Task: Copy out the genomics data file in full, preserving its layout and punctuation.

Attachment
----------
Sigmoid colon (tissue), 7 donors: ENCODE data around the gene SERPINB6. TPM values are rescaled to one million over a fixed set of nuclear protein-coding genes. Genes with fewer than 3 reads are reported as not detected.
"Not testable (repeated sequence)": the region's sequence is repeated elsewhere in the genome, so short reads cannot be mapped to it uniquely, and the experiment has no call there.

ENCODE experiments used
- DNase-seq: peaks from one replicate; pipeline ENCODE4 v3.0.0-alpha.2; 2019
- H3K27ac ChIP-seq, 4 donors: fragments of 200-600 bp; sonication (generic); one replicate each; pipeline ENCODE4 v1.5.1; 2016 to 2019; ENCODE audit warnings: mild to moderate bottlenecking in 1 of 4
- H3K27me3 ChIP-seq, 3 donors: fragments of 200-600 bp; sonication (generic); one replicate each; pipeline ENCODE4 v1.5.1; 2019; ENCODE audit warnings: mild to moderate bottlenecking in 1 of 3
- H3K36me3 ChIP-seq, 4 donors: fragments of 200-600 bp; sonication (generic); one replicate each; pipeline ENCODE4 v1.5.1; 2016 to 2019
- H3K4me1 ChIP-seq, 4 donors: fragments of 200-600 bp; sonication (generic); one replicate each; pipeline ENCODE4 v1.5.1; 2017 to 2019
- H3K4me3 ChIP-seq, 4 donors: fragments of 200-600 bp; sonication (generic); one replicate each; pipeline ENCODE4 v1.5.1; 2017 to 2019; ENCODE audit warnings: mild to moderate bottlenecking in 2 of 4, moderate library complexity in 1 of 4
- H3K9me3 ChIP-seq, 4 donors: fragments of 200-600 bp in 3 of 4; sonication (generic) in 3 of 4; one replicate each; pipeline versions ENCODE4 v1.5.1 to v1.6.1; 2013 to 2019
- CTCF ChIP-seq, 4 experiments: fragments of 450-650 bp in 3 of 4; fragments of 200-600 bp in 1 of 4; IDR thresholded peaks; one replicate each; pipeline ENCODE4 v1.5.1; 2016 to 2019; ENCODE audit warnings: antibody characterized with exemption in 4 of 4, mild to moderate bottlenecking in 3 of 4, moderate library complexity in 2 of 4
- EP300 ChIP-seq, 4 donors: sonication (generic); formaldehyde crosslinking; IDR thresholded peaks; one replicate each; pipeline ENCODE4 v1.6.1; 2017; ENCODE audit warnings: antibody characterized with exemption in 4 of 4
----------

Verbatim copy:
Sigmoid colon (tissue), 7 donors: ENCODE data around the gene SERPINB6. TPM values are rescaled to one million over a fixed set of nuclear protein-coding genes. Genes with fewer than 3 reads are reported as not detected.
"Not testable (repeated sequence)": the region's sequence is repeated elsewhere in the genome, so short reads cannot be mapped to it uniquely, and the experiment has no call there.

ENCODE experiments used
- DNase-seq: peaks from one replicate; pipeline ENCODE4 v3.0.0-alpha.2; 2019
- H3K27ac ChIP-seq, 4 donors: fragments of 200-600 bp; sonication (generic); one replicate each; pipeline ENCODE4 v1.5.1; 2016 to 2019; ENCODE audit warnings: mild to moderate bottlenecking in 1 of 4
- H3K27me3 ChIP-seq, 3 donors: fragments of 200-600 bp; sonication (generic); one replicate each; pipeline ENCODE4 v1.5.1; 2019; ENCODE audit warnings: mild to moderate bottlenecking in 1 of 3
- H3K36me3 ChIP-seq, 4 donors: fragments of 200-600 bp; sonication (generic); one replicate each; pipeline ENCODE4 v1.5.1; 2016 to 2019
- H3K4me1 ChIP-seq, 4 donors: fragments of 200-600 bp; sonication (generic); one replicate each; pipeline ENCODE4 v1.5.1; 2017 to 2019
- H3K4me3 ChIP-seq, 4 donors: fragments of 200-600 bp; sonication (generic); one replicate each; pipeline ENCODE4 v1.5.1; 2017 to 2019; ENCODE audit warnings: mild to moderate bottlenecking in 2 of 4, moderate library complexity in 1 of 4
- H3K9me3 ChIP-seq, 4 donors: fragments of 200-600 bp in 3 of 4; sonication (generic) in 3 of 4; one replicate each; pipeline versions ENCODE4 v1.5.1 to v1.6.1; 2013 to 2019
- CTCF ChIP-seq, 4 experiments: fragments of 450-650 bp in 3 of 4; fragments of 200-600 bp in 1 of 4; IDR thresholded peaks; one replicate each; pipeline ENCODE4 v1.5.1; 2016 to 2019; ENCODE audit warnings: antibody characterized with exemption in 4 of 4, mild to moderate bottlenecking in 3 of 4, moderate library complexity in 2 of 4
- EP300 ChIP-seq, 4 donors: sonication (generic); formaldehyde crosslinking; IDR thresholded peaks; one replicate each; pipeline ENCODE4 v1.6.1; 2017; ENCODE audit warnings: antibody characterized with exemption in 4 of 4